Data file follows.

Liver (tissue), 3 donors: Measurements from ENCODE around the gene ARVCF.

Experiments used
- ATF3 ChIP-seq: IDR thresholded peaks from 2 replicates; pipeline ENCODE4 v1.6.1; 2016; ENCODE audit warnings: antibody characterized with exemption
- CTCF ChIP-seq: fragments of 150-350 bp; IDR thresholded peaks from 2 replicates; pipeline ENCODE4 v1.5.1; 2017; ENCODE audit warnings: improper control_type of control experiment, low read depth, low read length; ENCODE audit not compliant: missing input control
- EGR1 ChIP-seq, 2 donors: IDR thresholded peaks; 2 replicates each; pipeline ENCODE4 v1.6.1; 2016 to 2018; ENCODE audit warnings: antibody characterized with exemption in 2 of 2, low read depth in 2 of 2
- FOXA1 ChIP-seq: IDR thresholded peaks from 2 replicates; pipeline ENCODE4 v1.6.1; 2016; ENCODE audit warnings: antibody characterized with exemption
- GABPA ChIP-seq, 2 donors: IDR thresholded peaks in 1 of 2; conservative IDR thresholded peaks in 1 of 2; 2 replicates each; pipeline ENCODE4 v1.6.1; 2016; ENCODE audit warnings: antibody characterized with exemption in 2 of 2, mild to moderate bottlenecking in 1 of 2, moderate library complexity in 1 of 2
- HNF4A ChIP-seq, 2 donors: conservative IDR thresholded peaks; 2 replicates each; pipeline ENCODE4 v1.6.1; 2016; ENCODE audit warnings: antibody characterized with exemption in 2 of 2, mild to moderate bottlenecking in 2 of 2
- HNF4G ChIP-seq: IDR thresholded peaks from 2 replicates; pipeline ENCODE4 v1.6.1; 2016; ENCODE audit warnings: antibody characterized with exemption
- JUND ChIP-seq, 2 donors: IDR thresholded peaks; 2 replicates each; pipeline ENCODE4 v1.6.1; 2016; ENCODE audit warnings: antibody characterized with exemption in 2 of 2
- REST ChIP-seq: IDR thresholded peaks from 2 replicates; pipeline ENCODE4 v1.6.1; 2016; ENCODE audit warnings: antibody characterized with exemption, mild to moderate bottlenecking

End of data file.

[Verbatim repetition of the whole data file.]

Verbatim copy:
Liver (tissue), 3 donors: Measurements from ENCODE around the gene ARVCF.

Experiments used
- ATF3 ChIP-seq: IDR thresholded peaks from 2 replicates; pipeline ENCODE4 v1.6.1; 2016; ENCODE audit warnings: antibody characterized with exemption
- CTCF ChIP-seq: fragments of 150-350 bp; IDR thresholded peaks from 2 replicates; pipeline ENCODE4 v1.5.1; 2017; ENCODE audit warnings: improper control_type of control experiment, low read depth, low read length; ENCODE audit not compliant: missing input control
- EGR1 ChIP-seq, 2 donors: IDR thresholded peaks; 2 replicates each; pipeline ENCODE4 v1.6.1; 2016 to 2018; ENCODE audit warnings: antibody characterized with exemption in 2 of 2, low read depth in 2 of 2
- FOXA1 ChIP-seq: IDR thresholded peaks from 2 replicates; pipeline ENCODE4 v1.6.1; 2016; ENCODE audit warnings: antibody characterized with exemption
- GABPA ChIP-seq, 2 donors: IDR thresholded peaks in 1 of 2; conservative IDR thresholded peaks in 1 of 2; 2 replicates each; pipeline ENCODE4 v1.6.1; 2016; ENCODE audit warnings: antibody characterized with exemption in 2 of 2, mild to moderate bottlenecking in 1 of 2, moderate library complexity in 1 of 2
- HNF4A ChIP-seq, 2 donors: conservative IDR thresholded peaks; 2 replicates each; pipeline ENCODE4 v1.6.1; 2016; ENCODE audit warnings: antibody characterized with exemption in 2 of 2, mild to moderate bottlenecking in 2 of 2
- HNF4G ChIP-seq: IDR thresholded peaks from 2 replicates; pipeline ENCODE4 v1.6.1; 2016; ENCODE audit warnings: antibody characterized with exemption
- JUND ChIP-seq, 2 donors: IDR thresholded peaks; 2 replicates each; pipeline ENCODE4 v1.6.1; 2016; ENCODE audit warnings: antibody characterized with exemption in 2 of 2
- REST ChIP-seq: IDR thresholded peaks from 2 replicates; pipeline ENCODE4 v1.6.1; 2016; ENCODE audit warnings: antibody characterized with exemption, mild to moderate bottlenecking